dc.titleTeachers of students who are deaf and hard-of-hearing: Change in reading instruction through collaborative professional developmenten_US
dc.creatorFriedman, Rachelen_US
dc.contributor.authorFriedman, Rachelen_US
dc.date.issued1999en_US
dc.publisherThe University of Arizona.en_US
dc.rightsCopyright © is held by the author. Digital access to this material is made possible by the University Libraries, University of Arizona. Further transmission, reproduction or presentation (such as public display or performance) of protected items is prohibited except with permission of the author.en_US
dc.description.abstractStudents who are (D/HH) have a history of low-reading proficiency. Factors external to the student, such as the reading and spelling instruction the child receives once he or she enters school, are thought to be contributors to low-reading proficiency (Limbrick, McNaughton, & Clay, 1992; Lytle & Rovins, 1997; Paul, 1998). Because of constraints in teacher preparation programs, much of what teachers of students who are Deaf or Hard-of-Hearing (D/HH) learn about reading instruction will be "on-the-job." Therefore, professional development and in-service training programs assume an important role in providing teachers with the necessary theoretical knowledge and practical skills for early reading and spelling instruction. Research indicates that professional development efforts that focus on improvement in student learning outcomes and that are interactive and ongoing produce the greatest benefits for students and teachers (Bos, 1995; Gersten, Morvant, & Brengelman, 1995; Richardson, 1994). The main focus of this study was to examine teacher change in attitudes, knowledge, and practices pertaining to early reading and spelling instruction with students who are D/HH. Additionally, the learning outcomes of the students in response to their teachers' participation in this project were examined. Three teachers participated in a collaborative professional development project that included a three-week course in assessment and instruction of early reading and spelling for at-risk students, and a year of collaboration. The research design combined qualitative and quantitative data collection methods. Analysis of the data showed that two of the teachers grew substantially in their knowledge of the structure of language. While the third teacher did not improve on the knowledge assessment, growth in knowledge was apparent from her practices and comments in journals and during dialogues. All three teachers agreed more with explicit methods than implicit, whole language methods, although their beliefs about implicit methods did not decrease during the year. Teachers perceived the collaboration with the researcher and opportunities for problem solving and dialogue about students and instructional practices to be beneficial. The teachers also identified specific resources that were particularly useful to them individually. The students who received explicit instruction of phonological awareness skills during the year improved on early reading tasks.en_US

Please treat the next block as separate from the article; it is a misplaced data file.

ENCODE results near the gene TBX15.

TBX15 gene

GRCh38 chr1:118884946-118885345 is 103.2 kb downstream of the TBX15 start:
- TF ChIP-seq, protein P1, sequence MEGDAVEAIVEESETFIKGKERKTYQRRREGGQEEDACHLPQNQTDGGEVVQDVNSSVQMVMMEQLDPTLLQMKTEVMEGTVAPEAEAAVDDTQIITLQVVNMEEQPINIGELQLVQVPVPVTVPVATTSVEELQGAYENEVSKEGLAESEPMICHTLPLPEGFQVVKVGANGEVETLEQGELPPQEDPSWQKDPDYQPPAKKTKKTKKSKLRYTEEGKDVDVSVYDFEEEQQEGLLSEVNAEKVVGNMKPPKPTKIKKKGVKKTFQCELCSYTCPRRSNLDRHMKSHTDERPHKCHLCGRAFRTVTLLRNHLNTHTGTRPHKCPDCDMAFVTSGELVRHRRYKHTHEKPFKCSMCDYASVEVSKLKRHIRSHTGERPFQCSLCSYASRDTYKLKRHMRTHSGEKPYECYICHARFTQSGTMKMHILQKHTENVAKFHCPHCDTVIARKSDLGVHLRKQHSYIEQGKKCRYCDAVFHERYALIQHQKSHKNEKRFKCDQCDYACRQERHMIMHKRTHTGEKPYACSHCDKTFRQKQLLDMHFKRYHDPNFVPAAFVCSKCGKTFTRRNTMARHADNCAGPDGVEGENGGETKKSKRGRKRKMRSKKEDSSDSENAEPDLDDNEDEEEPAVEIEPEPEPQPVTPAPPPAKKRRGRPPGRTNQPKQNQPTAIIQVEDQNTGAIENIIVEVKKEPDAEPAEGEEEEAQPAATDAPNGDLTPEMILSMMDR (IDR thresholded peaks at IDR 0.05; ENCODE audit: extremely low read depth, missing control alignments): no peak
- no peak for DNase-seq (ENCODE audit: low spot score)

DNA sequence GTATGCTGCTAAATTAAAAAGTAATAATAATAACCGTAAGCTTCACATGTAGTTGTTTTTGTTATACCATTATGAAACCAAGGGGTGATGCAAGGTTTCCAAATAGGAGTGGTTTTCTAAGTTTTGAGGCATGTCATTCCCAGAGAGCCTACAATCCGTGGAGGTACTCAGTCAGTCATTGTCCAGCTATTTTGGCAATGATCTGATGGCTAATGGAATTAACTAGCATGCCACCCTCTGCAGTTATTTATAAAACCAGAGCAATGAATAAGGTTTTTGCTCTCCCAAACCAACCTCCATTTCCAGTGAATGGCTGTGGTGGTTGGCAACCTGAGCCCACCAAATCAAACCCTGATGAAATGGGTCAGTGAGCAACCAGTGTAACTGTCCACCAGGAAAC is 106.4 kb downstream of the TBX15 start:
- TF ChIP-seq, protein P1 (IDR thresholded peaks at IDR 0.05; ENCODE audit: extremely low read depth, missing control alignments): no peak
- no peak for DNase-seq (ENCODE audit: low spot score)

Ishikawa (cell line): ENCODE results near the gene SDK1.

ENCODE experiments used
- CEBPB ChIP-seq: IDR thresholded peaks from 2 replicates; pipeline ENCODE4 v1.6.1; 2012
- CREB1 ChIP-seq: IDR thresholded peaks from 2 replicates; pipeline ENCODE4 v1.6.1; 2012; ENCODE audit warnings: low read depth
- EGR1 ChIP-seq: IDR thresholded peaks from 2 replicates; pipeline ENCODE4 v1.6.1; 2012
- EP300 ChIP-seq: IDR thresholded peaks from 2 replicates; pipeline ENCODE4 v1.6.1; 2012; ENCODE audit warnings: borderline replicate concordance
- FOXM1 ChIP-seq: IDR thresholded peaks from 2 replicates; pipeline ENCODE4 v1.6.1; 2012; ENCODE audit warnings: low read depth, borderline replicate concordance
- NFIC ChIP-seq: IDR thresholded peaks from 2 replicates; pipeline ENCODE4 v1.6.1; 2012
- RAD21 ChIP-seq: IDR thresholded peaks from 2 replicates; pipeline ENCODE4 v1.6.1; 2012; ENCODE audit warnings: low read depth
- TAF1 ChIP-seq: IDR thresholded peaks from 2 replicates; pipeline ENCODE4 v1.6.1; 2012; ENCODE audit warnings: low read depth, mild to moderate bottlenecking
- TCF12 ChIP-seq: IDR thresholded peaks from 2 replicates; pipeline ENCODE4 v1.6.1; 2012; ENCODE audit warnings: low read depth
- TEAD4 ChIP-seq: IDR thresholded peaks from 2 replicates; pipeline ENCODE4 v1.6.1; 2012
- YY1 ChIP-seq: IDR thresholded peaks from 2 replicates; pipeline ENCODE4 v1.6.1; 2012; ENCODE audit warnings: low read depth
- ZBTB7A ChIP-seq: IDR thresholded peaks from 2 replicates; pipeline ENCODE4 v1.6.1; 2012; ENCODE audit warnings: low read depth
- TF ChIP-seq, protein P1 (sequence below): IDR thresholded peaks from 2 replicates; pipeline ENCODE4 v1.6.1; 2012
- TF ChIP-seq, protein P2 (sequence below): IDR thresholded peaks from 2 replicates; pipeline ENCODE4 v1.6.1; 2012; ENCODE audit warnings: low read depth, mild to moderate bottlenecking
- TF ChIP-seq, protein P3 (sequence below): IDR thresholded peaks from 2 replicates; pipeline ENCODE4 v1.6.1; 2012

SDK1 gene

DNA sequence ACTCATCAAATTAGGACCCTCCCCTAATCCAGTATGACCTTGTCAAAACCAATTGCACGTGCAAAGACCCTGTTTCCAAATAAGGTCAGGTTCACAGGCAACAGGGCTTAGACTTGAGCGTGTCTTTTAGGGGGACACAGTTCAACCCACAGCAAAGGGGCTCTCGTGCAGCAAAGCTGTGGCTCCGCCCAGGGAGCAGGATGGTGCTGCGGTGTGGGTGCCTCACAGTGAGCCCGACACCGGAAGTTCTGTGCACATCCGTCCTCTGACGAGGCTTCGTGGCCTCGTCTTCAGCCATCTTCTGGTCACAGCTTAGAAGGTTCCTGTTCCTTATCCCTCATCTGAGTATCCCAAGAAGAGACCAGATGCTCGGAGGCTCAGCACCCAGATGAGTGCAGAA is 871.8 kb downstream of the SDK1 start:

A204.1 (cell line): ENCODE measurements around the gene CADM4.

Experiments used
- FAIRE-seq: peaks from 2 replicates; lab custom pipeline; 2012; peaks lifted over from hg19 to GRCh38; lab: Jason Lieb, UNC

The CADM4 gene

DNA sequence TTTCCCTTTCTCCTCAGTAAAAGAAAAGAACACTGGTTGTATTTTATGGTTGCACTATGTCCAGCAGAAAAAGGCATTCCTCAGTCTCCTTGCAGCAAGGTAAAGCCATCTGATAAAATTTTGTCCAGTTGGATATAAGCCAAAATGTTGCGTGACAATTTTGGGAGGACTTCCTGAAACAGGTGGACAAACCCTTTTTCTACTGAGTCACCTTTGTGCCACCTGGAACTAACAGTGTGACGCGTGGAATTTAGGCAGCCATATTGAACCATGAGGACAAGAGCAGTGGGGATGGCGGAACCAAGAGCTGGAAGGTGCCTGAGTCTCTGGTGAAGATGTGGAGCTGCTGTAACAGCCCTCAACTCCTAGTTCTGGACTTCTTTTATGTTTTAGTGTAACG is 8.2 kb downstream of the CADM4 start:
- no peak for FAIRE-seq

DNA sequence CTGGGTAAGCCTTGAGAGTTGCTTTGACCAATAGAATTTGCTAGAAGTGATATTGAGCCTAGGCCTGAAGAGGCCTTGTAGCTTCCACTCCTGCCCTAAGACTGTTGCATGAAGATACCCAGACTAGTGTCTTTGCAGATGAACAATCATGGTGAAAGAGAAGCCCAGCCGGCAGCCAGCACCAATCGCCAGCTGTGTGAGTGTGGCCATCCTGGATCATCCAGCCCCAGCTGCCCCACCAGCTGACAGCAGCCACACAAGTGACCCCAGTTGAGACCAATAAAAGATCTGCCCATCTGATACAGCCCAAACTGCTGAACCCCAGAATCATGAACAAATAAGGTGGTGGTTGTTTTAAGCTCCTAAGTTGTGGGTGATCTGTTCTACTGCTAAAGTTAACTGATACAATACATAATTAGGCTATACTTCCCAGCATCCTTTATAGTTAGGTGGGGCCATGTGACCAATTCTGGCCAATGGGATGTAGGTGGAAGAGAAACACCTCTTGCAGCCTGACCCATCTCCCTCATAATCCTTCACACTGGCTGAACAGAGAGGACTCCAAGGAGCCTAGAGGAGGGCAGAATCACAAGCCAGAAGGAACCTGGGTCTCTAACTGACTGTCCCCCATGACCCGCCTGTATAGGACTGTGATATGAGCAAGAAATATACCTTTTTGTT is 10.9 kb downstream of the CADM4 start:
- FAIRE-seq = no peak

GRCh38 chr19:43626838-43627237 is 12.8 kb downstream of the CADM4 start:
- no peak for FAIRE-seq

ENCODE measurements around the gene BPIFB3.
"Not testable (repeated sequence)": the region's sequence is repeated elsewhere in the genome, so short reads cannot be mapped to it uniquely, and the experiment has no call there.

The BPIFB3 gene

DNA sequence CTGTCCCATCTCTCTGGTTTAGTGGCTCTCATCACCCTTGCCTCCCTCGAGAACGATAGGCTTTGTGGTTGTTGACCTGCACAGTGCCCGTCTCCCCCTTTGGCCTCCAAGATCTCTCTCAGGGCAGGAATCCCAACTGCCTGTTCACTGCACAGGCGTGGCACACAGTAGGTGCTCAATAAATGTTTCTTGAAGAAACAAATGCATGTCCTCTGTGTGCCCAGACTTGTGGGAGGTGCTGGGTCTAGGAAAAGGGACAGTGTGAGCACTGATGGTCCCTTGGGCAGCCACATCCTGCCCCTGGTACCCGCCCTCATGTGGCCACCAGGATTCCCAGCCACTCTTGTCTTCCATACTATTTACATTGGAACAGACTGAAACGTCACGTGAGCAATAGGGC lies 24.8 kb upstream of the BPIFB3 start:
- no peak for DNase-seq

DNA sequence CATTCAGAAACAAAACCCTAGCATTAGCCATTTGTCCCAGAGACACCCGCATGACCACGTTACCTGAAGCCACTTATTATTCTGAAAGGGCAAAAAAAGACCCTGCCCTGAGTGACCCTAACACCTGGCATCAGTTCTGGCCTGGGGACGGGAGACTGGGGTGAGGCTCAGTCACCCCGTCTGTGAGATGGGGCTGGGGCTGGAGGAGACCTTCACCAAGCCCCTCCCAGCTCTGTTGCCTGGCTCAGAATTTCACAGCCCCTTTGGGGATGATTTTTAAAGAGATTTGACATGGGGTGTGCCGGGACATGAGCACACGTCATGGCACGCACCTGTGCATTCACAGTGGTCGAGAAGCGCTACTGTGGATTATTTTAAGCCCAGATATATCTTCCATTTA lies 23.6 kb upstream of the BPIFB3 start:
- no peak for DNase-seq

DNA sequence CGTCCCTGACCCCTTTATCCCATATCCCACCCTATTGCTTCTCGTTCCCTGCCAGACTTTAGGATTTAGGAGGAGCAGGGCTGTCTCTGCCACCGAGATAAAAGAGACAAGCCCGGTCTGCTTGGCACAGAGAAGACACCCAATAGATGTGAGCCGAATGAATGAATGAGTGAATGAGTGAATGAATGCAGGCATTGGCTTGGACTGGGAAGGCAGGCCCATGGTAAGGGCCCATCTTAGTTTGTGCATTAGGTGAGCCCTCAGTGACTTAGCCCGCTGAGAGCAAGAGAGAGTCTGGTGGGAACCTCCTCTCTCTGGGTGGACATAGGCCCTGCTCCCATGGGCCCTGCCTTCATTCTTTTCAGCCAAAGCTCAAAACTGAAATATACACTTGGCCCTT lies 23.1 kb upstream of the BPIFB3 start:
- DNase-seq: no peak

dc.typetexten_US
dc.typeDissertation-Reproduction (electronic)en_US
dc.subjectEducation, Special.en_US
dc.subjectEducation, Teacher Training.en_US
dc.subjectEducation, Reading.en_US
thesis.degree.namePh.D.en_US
thesis.degree.leveldoctoralen_US
thesis.degree.disciplineGraduate Collegeen_US
thesis.degree.disciplineSpecia Education, Rehabilitation, and School Psychologyen_US
thesis.degree.grantorUniversity of Arizonaen_US
dc.contributor.advisorAntia, Shirin D.en_US
dc.identifier.proquest9957948en_US
dc.identifier.bibrecord.b4013765xen_US